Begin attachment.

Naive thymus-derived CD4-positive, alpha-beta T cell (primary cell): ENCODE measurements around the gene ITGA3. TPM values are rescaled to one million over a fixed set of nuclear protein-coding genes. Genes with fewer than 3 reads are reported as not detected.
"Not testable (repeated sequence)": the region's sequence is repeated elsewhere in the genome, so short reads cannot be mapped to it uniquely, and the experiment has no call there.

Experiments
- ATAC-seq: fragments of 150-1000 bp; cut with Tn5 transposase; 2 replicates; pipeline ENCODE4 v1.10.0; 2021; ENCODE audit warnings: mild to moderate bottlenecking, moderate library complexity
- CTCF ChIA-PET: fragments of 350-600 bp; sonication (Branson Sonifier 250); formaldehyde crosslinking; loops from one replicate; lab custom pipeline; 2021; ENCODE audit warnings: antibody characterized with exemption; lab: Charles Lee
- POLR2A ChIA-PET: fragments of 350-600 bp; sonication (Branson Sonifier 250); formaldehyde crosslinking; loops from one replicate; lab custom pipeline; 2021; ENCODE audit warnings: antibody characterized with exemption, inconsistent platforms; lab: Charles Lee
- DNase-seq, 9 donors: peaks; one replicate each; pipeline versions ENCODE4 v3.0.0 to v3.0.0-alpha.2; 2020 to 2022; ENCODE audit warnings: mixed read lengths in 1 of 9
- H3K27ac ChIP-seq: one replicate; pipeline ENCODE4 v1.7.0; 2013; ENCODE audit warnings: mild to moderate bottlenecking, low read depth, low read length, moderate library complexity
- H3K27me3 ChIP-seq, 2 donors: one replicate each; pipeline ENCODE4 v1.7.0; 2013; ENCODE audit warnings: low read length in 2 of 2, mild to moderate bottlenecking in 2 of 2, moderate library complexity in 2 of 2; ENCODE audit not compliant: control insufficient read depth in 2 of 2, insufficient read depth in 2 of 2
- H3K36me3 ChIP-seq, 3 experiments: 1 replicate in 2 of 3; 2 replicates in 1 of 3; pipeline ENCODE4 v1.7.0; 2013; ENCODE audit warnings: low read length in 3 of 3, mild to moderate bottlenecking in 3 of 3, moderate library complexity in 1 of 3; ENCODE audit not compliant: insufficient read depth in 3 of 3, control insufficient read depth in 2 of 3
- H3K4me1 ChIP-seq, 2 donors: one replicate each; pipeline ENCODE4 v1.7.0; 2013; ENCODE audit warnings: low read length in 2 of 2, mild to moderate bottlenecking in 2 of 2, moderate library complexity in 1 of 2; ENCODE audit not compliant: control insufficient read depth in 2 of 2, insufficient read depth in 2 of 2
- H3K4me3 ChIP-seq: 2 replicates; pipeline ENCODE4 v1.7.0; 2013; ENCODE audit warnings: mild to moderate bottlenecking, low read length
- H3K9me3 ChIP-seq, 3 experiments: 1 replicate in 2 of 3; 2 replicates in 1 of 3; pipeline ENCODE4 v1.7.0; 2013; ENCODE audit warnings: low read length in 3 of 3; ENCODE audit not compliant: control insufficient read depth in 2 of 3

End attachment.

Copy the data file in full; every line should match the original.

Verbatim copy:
Naive thymus-derived CD4-positive, alpha-beta T cell (primary cell): ENCODE measurements around the gene ITGA3. TPM values are rescaled to one million over a fixed set of nuclear protein-coding genes. Genes with fewer than 3 reads are reported as not detected.
"Not testable (repeated sequence)": the region's sequence is repeated elsewhere in the genome, so short reads cannot be mapped to it uniquely, and the experiment has no call there.

Experiments
- ATAC-seq: fragments of 150-1000 bp; cut with Tn5 transposase; 2 replicates; pipeline ENCODE4 v1.10.0; 2021; ENCODE audit warnings: mild to moderate bottlenecking, moderate library complexity
- CTCF ChIA-PET: fragments of 350-600 bp; sonication (Branson Sonifier 250); formaldehyde crosslinking; loops from one replicate; lab custom pipeline; 2021; ENCODE audit warnings: antibody characterized with exemption; lab: Charles Lee
- POLR2A ChIA-PET: fragments of 350-600 bp; sonication (Branson Sonifier 250); formaldehyde crosslinking; loops from one replicate; lab custom pipeline; 2021; ENCODE audit warnings: antibody characterized with exemption, inconsistent platforms; lab: Charles Lee
- DNase-seq, 9 donors: peaks; one replicate each; pipeline versions ENCODE4 v3.0.0 to v3.0.0-alpha.2; 2020 to 2022; ENCODE audit warnings: mixed read lengths in 1 of 9
- H3K27ac ChIP-seq: one replicate; pipeline ENCODE4 v1.7.0; 2013; ENCODE audit warnings: mild to moderate bottlenecking, low read depth, low read length, moderate library complexity
- H3K27me3 ChIP-seq, 2 donors: one replicate each; pipeline ENCODE4 v1.7.0; 2013; ENCODE audit warnings: low read length in 2 of 2, mild to moderate bottlenecking in 2 of 2, moderate library complexity in 2 of 2; ENCODE audit not compliant: control insufficient read depth in 2 of 2, insufficient read depth in 2 of 2
- H3K36me3 ChIP-seq, 3 experiments: 1 replicate in 2 of 3; 2 replicates in 1 of 3; pipeline ENCODE4 v1.7.0; 2013; ENCODE audit warnings: low read length in 3 of 3, mild to moderate bottlenecking in 3 of 3, moderate library complexity in 1 of 3; ENCODE audit not compliant: insufficient read depth in 3 of 3, control insufficient read depth in 2 of 3
- H3K4me1 ChIP-seq, 2 donors: one replicate each; pipeline ENCODE4 v1.7.0; 2013; ENCODE audit warnings: low read length in 2 of 2, mild to moderate bottlenecking in 2 of 2, moderate library complexity in 1 of 2; ENCODE audit not compliant: control insufficient read depth in 2 of 2, insufficient read depth in 2 of 2
- H3K4me3 ChIP-seq: 2 replicates; pipeline ENCODE4 v1.7.0; 2013; ENCODE audit warnings: mild to moderate bottlenecking, low read length
- H3K9me3 ChIP-seq, 3 experiments: 1 replicate in 2 of 3; 2 replicates in 1 of 3; pipeline ENCODE4 v1.7.0; 2013; ENCODE audit warnings: low read length in 3 of 3; ENCODE audit not compliant: control insufficient read depth in 2 of 3